Open-pollinated, hybrids, GMOs…?

There is no shortage of terminology to describe plant types. Some names are interchangeable, some aren’t. Some people care passionately about the types and others just want gorgeous plants regardless of their parentage.


Our Plants

Our nursery only sells plants that the new owner can propagate and continue on their own. That means we sell species, open-pollinated, heirlooms, occasionally landraces, and non-restricted hybrids.

Our seeds are all open-pollinated and can be freely propagated, used for breeding, and shared with others.

The hybrids we grow are herbs, sedums, and similar plants that cannot be recreated by sowing seed but can be legally propagated by cuttings.

We never sell hybrid seeds or plants that are currently patented, trademarked, or GMOs (which primarily is only used for commercial food crops).


Plant Terminolgy List

For the curious, here is a list of common plant terminology and what the differences are.

Species Plants

These are plants that are as they’re found in the wild without any human breeding. A species red flowering currant, would be known by its scientific name (Ribes sanguineum) and common name (red flowering currant).



Variety can mean the same thing as cultivars, but they can also be naturally occurring. There could be a variety of plants that evolved in the mountains that are pink while a lowland variety is more purple. They are still the same species of plant and can interbreed.



Cultivars are like varieties but are always created by human breeding. A shrub cultivar would be Pieris japonica ‘Mountain Fire’.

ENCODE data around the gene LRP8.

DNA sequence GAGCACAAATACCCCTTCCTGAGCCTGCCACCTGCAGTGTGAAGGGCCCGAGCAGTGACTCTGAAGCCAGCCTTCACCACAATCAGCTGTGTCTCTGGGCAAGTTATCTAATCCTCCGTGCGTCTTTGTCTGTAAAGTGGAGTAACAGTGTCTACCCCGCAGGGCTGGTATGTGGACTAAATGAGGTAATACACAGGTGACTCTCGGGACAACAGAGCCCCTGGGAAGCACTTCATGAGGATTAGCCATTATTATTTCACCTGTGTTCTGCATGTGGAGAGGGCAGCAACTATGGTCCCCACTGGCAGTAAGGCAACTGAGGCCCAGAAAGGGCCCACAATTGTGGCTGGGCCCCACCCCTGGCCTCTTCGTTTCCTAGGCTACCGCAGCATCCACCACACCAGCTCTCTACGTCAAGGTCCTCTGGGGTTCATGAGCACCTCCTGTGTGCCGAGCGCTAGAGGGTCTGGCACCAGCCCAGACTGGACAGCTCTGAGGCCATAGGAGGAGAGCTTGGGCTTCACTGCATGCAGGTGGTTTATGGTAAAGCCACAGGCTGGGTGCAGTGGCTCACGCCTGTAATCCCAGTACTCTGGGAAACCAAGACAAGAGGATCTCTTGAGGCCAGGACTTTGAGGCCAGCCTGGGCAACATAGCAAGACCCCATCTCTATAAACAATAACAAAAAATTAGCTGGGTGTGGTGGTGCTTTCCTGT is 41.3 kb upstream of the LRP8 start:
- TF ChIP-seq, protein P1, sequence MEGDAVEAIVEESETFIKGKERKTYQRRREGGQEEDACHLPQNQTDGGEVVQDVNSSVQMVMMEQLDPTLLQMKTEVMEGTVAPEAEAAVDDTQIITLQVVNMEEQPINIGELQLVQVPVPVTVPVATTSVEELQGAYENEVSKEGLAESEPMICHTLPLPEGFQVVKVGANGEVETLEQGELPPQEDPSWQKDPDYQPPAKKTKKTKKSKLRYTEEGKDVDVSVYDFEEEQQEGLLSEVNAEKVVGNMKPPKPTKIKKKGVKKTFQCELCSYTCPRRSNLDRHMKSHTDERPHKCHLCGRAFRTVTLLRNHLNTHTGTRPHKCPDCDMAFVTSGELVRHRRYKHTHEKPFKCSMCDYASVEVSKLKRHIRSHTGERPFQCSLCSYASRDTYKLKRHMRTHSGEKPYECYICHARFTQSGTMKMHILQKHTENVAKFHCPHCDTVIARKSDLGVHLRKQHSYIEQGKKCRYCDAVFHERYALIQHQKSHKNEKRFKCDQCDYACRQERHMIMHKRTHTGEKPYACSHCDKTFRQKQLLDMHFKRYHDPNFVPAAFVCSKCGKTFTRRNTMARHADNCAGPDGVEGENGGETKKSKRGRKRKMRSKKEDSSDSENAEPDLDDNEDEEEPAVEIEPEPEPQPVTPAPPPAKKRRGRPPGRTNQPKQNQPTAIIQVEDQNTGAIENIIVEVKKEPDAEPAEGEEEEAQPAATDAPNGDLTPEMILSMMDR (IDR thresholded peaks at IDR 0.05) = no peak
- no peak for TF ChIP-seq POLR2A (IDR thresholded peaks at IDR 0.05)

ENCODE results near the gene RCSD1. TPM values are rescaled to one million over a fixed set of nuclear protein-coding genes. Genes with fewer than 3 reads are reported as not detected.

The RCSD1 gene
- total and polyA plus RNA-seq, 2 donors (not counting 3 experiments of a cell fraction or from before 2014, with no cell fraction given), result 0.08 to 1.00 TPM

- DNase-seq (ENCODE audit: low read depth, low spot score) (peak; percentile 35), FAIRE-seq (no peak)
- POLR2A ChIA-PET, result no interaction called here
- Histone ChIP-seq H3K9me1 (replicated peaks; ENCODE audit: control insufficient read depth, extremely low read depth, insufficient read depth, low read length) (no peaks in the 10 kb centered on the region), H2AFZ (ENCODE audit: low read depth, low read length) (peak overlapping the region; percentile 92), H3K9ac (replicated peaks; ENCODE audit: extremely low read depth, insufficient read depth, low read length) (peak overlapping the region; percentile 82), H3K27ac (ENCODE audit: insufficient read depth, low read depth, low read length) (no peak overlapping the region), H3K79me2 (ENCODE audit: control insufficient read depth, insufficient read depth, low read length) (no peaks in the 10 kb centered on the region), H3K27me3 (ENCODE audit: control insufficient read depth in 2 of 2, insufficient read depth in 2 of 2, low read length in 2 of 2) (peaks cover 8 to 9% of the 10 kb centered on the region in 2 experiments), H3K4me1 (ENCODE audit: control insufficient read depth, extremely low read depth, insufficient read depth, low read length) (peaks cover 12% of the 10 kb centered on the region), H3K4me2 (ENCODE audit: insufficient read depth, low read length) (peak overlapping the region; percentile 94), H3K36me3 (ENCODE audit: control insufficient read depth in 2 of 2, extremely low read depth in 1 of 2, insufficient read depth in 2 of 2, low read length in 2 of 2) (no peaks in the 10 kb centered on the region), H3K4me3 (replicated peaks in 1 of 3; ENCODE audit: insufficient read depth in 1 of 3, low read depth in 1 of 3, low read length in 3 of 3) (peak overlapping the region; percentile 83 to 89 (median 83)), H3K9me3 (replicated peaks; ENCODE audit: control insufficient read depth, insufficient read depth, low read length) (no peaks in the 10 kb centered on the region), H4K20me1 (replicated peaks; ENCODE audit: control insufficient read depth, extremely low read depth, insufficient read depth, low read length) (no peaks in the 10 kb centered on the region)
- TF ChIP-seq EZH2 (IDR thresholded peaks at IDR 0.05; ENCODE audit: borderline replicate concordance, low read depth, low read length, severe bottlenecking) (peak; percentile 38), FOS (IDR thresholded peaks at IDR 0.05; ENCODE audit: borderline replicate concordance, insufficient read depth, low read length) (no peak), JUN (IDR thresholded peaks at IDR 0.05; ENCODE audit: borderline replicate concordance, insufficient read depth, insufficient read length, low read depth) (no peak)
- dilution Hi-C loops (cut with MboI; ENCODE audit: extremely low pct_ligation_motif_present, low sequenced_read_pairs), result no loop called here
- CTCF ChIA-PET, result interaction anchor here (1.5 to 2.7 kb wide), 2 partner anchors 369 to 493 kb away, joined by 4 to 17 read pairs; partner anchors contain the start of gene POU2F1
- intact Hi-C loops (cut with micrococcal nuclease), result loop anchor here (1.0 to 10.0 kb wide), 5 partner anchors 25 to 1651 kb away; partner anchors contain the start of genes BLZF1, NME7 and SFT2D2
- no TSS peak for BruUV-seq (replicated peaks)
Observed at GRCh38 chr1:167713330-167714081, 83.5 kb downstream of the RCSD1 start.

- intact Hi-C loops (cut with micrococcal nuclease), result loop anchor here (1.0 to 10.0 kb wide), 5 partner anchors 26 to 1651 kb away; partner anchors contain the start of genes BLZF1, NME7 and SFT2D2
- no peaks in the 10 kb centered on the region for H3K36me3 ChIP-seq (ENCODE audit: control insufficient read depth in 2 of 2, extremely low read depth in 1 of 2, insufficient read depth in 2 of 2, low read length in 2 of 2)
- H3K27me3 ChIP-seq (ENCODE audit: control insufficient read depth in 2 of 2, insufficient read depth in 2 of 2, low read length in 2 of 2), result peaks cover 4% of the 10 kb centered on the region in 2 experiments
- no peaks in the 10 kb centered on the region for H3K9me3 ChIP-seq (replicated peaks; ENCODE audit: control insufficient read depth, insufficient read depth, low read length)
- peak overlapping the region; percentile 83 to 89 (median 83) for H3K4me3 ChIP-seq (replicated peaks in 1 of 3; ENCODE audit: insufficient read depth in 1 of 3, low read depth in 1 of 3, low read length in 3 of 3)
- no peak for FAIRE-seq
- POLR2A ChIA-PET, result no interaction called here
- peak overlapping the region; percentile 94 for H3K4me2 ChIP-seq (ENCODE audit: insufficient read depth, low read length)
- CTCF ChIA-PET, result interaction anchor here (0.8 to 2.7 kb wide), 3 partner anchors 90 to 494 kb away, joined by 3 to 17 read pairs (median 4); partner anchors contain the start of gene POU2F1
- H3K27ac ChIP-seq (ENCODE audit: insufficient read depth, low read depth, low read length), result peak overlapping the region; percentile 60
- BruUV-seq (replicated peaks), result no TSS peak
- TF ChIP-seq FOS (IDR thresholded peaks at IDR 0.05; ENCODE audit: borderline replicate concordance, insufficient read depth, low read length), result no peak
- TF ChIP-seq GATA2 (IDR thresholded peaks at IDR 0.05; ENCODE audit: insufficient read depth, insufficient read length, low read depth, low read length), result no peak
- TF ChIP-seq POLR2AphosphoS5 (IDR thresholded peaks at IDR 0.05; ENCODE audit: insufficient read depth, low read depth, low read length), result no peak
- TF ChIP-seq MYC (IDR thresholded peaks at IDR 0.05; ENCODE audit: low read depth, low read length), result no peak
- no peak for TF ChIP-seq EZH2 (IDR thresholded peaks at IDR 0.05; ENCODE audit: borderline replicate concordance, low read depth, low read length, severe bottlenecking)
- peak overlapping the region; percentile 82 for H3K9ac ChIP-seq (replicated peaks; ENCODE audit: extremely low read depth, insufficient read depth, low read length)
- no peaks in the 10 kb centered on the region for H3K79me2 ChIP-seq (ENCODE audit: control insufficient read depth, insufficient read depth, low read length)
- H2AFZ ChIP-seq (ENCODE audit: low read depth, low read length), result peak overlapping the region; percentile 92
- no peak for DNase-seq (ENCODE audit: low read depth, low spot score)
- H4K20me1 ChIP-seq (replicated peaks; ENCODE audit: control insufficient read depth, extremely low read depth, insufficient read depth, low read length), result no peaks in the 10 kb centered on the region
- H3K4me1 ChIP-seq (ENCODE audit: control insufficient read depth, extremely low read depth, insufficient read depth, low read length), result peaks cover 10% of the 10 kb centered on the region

Open-pollinated plants breed true from seed. They include species, heirlooms, and any other plant that has been stabilized.



A landrace is a group of plants that have not been fully stabilized. They breed roughly true but have a large gene pool and while the plants are similar, they have a high degree of variance.



Heirlooms are old varieties, we use the definition that they are varieties that were created before World War II and modern agriculture and all the chemicals that followed. All heirlooms are open-pollinated.


Hybrids can be naturally occurring but most are created when humans crossbreed two plants and grow out the first generation (F1). Unlike open-pollinated plants, first-generation hybrids do not breed true. For shrubs and trees, they are bred by cuttings or grafting. For other seeds, they need to be recrossed from the original parents.



GMO stands for genetically modified organisms where humans have changed the plant’s genome by slipping in different species’s genetic material. This mostly pertains to plants that are eaten as food like soybeans (Though there are still a lot of awesome varieties of open-pollinated soybeans!)



Plant patents refer to the legal status of a plant. While PVPs (…) can be applied to some vegetables like beans, which are extremely difficult to hybridize and the plant breeder wants to protect the variety. PVPs generally last for eighteen years. Most often plant patents are applied to plants that are asexually reproduced (like through cuttings).



Trademarks are another legal status for plants. Trademarks are a way for the breeder to make sure that others cannot sell their plants (under their true name) even after a patented or other plant protection has expired.